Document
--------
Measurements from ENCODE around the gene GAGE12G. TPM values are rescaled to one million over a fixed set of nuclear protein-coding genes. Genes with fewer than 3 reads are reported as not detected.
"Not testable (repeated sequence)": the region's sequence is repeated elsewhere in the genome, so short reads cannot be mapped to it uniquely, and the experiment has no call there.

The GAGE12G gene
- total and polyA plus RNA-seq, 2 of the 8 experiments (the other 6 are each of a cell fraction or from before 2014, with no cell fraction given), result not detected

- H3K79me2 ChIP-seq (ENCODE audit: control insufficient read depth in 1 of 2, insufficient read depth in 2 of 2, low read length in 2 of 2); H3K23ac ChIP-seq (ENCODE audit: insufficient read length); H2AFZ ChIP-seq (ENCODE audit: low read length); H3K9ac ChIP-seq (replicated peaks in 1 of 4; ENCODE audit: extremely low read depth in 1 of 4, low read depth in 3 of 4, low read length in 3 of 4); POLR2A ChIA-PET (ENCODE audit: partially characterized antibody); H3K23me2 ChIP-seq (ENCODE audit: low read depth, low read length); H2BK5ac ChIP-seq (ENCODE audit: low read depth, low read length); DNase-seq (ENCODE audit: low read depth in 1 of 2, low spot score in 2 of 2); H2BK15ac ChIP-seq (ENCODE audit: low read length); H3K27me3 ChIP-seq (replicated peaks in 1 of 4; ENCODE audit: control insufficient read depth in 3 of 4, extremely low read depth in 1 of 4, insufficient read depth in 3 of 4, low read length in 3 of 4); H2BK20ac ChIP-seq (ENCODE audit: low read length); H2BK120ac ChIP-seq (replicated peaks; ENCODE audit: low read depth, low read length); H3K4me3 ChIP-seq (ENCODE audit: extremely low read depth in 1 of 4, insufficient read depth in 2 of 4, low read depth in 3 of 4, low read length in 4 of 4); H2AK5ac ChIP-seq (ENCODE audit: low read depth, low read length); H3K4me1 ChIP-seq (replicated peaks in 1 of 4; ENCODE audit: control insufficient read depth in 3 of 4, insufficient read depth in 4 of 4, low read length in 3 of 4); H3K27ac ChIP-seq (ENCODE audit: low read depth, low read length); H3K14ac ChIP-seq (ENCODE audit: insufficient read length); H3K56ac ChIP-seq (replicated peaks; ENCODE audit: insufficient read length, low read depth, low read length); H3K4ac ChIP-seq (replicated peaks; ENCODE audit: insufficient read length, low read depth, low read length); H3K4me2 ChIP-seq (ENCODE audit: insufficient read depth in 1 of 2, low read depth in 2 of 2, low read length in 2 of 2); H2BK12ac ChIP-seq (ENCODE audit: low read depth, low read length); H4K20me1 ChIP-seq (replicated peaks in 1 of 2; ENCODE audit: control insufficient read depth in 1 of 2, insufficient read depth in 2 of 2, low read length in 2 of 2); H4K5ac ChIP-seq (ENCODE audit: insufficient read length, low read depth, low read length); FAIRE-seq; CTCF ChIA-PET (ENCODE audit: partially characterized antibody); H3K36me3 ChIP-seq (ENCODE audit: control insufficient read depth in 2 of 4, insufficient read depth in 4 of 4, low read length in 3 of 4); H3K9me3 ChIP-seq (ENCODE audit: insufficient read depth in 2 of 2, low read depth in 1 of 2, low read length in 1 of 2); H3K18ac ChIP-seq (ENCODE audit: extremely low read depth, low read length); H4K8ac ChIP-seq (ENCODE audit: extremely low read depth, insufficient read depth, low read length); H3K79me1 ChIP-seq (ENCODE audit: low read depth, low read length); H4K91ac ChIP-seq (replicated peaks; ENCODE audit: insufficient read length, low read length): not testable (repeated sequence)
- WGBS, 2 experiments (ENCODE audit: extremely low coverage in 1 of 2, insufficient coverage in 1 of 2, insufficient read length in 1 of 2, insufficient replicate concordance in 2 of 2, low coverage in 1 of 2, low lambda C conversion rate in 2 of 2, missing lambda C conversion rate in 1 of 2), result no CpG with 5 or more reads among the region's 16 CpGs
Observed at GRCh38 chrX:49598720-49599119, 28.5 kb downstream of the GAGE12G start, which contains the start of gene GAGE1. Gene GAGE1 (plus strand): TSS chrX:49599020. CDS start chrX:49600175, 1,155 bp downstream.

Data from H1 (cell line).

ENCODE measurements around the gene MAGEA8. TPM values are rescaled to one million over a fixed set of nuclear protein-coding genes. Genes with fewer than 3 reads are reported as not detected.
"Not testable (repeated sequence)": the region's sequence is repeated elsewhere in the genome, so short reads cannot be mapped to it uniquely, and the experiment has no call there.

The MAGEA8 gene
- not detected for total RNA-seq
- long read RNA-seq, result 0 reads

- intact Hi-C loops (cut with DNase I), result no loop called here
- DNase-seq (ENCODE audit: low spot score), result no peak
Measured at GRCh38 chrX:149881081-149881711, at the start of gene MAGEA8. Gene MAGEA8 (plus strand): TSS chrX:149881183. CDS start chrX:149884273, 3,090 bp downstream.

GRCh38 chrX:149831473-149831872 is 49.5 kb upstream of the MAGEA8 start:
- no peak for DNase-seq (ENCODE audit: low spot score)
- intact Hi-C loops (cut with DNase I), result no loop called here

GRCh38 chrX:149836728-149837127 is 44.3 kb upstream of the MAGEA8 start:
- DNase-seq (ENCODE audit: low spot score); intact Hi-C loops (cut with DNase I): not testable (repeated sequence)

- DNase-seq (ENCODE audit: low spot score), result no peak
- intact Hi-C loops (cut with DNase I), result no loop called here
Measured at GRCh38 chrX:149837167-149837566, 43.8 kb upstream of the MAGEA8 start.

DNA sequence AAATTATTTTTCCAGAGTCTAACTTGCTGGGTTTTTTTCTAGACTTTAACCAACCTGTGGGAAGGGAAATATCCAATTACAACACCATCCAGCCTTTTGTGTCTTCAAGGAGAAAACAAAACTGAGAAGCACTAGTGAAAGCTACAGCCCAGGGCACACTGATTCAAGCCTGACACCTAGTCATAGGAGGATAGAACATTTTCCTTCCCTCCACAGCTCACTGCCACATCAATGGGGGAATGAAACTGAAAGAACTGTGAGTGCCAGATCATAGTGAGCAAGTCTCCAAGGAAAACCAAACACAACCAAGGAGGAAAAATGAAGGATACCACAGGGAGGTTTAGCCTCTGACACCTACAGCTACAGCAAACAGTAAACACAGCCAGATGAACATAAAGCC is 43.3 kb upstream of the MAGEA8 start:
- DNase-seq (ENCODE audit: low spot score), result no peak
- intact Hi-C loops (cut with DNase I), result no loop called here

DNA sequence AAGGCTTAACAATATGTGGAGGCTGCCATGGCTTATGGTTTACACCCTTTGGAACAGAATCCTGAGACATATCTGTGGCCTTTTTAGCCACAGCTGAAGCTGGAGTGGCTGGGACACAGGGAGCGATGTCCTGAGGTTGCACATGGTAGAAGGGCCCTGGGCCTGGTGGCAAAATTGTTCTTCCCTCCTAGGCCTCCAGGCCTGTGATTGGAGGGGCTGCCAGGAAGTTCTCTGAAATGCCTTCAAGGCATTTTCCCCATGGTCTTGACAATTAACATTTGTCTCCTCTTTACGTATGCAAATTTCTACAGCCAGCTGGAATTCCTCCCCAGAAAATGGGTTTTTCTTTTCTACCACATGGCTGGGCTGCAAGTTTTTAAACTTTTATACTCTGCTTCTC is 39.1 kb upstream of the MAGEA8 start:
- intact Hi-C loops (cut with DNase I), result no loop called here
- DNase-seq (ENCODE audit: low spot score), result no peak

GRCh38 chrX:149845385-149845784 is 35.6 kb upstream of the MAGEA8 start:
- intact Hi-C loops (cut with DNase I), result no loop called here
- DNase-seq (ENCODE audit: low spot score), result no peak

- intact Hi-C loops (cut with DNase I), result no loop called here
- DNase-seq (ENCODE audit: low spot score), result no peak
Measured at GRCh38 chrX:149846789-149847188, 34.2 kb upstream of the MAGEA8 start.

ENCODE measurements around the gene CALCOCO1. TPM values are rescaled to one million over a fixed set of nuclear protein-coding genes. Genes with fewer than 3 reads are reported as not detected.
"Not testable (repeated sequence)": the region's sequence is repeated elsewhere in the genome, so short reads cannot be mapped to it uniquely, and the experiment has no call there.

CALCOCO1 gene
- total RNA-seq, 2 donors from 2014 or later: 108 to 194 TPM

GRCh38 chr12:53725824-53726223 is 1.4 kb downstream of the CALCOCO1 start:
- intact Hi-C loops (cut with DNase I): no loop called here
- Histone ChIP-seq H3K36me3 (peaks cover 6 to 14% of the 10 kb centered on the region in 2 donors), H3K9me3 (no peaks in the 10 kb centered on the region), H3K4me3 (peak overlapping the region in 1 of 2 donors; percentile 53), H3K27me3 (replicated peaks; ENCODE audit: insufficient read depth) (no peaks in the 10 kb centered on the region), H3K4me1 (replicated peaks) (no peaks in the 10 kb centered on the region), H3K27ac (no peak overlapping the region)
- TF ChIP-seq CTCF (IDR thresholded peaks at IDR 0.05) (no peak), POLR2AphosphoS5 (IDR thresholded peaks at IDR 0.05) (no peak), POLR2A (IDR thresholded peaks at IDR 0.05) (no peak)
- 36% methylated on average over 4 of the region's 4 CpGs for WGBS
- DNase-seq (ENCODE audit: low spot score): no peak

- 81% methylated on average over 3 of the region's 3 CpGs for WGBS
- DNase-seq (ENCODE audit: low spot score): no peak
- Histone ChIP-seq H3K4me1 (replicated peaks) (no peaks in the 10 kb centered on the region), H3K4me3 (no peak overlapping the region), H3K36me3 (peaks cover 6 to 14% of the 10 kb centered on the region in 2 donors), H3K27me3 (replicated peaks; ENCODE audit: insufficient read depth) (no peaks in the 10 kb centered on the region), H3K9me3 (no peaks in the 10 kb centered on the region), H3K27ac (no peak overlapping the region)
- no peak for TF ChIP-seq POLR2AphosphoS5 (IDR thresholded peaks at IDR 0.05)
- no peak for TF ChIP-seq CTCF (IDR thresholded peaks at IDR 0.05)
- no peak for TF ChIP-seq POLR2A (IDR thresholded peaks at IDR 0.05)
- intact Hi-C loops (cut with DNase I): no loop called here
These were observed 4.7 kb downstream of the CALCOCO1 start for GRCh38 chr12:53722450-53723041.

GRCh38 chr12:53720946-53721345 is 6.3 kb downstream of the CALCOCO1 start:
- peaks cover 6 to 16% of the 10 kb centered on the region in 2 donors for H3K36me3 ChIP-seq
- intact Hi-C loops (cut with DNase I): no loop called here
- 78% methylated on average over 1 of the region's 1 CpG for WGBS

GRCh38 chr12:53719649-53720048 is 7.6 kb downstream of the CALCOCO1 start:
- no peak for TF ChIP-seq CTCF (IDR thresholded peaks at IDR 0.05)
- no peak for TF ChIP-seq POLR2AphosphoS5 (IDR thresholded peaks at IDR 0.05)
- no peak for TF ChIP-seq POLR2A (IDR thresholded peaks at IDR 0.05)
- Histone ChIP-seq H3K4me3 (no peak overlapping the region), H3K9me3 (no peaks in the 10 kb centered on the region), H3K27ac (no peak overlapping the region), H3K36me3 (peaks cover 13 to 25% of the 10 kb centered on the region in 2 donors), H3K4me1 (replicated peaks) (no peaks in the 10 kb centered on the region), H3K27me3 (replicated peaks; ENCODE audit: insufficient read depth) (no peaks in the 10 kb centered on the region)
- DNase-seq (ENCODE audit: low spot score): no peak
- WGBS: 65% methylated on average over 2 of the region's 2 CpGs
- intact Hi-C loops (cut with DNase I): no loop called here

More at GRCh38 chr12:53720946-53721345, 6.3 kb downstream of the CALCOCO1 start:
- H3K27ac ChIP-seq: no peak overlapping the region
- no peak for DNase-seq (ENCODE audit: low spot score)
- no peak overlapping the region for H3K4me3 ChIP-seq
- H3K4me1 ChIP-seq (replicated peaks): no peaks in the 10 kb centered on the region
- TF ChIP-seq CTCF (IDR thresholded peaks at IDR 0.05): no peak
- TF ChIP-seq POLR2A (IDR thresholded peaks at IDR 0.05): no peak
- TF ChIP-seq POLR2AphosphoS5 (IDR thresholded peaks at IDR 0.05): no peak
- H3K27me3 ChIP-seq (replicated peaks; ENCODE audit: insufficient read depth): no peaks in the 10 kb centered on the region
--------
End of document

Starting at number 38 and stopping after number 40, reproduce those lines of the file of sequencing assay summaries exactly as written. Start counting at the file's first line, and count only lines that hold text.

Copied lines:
"Not testable (repeated sequence)": the region's sequence is repeated elsewhere in the genome, so short reads cannot be mapped to it uniquely, and the experiment has no call there.

CALCOCO1 gene
- total RNA-seq, 2 donors from 2014 or later: 108 to 194 TPM